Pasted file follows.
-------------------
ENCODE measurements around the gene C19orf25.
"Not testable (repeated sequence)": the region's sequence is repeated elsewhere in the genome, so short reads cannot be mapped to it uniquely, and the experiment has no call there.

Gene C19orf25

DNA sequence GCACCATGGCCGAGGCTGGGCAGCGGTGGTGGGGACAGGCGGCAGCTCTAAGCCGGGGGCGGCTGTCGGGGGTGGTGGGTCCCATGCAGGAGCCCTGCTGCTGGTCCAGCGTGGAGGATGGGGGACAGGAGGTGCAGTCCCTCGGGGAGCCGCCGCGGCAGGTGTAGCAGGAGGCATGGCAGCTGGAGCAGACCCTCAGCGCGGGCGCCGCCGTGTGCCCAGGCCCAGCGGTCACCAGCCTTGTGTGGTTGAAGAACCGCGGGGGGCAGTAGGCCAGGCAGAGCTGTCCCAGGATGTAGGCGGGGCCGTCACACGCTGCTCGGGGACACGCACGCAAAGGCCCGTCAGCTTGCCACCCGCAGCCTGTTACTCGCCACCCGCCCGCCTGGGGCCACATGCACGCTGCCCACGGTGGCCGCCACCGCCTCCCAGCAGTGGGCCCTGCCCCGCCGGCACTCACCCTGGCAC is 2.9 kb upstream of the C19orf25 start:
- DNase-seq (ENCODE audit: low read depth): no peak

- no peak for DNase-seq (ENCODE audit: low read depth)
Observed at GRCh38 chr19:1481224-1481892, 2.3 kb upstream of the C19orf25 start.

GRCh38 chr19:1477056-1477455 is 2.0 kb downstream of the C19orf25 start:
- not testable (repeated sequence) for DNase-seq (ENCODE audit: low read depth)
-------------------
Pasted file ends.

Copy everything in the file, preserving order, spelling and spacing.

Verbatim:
ENCODE measurements around the gene C19orf25.
"Not testable (repeated sequence)": the region's sequence is repeated elsewhere in the genome, so short reads cannot be mapped to it uniquely, and the experiment has no call there.

Gene C19orf25

DNA sequence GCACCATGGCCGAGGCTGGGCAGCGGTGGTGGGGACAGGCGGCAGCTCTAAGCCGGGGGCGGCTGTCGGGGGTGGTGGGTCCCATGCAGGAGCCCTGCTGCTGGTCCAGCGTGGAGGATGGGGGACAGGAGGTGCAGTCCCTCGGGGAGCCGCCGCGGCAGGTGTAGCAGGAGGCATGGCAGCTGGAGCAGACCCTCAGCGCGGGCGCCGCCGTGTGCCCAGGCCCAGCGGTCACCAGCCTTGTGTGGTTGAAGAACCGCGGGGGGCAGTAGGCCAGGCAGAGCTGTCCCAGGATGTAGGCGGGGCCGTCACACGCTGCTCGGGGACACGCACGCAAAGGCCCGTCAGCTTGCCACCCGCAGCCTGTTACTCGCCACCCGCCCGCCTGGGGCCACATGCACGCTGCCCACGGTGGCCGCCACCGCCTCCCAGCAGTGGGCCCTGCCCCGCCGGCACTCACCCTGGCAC is 2.9 kb upstream of the C19orf25 start:
- DNase-seq (ENCODE audit: low read depth): no peak

- no peak for DNase-seq (ENCODE audit: low read depth)
Observed at GRCh38 chr19:1481224-1481892, 2.3 kb upstream of the C19orf25 start.

GRCh38 chr19:1477056-1477455 is 2.0 kb downstream of the C19orf25 start:
- not testable (repeated sequence) for DNase-seq (ENCODE audit: low read depth)